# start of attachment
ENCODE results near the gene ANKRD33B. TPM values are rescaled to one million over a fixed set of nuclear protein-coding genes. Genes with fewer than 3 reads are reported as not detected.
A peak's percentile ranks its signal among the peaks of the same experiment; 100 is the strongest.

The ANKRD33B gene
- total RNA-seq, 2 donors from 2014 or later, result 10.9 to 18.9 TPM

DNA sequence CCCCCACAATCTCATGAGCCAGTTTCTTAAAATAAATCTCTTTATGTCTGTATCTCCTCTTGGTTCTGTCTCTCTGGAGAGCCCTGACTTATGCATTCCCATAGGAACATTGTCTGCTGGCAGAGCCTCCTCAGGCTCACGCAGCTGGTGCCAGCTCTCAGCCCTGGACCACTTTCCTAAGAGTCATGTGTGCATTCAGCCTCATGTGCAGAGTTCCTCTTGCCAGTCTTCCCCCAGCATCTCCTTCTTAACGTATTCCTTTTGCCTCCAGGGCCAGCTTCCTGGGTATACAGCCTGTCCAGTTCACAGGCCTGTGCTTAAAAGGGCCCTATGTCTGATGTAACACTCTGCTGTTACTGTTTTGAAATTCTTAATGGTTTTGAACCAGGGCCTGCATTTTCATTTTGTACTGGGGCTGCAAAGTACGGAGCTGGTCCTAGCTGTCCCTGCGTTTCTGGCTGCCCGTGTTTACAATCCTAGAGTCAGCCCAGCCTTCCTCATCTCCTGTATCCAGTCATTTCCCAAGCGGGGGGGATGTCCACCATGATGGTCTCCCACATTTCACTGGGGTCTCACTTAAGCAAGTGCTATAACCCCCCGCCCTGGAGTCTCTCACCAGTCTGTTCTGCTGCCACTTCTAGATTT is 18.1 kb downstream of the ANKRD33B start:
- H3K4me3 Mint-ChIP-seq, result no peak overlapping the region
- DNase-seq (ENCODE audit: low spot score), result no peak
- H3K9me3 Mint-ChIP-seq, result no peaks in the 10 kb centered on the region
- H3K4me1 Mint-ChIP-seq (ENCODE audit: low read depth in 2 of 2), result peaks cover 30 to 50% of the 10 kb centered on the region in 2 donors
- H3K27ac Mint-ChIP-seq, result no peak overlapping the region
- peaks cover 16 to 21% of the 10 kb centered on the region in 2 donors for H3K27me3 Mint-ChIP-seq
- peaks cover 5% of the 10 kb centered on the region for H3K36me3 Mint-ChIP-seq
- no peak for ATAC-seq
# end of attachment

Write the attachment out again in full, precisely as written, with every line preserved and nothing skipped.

ENCODE results near the gene ANKRD33B. TPM values are rescaled to one million over a fixed set of nuclear protein-coding genes. Genes with fewer than 3 reads are reported as not detected.
A peak's percentile ranks its signal among the peaks of the same experiment; 100 is the strongest.

The ANKRD33B gene
- total RNA-seq, 2 donors from 2014 or later, result 10.9 to 18.9 TPM

DNA sequence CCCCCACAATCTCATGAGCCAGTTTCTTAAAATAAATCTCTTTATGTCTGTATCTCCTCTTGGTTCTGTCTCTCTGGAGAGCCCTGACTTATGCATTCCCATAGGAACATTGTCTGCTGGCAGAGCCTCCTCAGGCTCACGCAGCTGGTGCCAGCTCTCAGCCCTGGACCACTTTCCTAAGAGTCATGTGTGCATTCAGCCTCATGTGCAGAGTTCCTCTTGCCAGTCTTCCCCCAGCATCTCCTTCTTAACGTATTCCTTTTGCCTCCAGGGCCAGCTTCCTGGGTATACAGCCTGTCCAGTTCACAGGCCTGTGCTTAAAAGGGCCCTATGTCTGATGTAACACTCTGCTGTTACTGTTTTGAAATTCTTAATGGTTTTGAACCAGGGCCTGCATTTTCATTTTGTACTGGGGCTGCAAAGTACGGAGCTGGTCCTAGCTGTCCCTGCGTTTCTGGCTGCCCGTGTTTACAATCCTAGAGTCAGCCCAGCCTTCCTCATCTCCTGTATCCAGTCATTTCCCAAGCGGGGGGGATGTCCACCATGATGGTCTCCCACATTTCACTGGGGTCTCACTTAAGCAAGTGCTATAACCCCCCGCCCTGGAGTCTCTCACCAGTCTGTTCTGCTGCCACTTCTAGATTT is 18.1 kb downstream of the ANKRD33B start:
- H3K4me3 Mint-ChIP-seq, result no peak overlapping the region
- DNase-seq (ENCODE audit: low spot score), result no peak
- H3K9me3 Mint-ChIP-seq, result no peaks in the 10 kb centered on the region
- H3K4me1 Mint-ChIP-seq (ENCODE audit: low read depth in 2 of 2), result peaks cover 30 to 50% of the 10 kb centered on the region in 2 donors
- H3K27ac Mint-ChIP-seq, result no peak overlapping the region
- peaks cover 16 to 21% of the 10 kb centered on the region in 2 donors for H3K27me3 Mint-ChIP-seq
- peaks cover 5% of the 10 kb centered on the region for H3K36me3 Mint-ChIP-seq
- no peak for ATAC-seq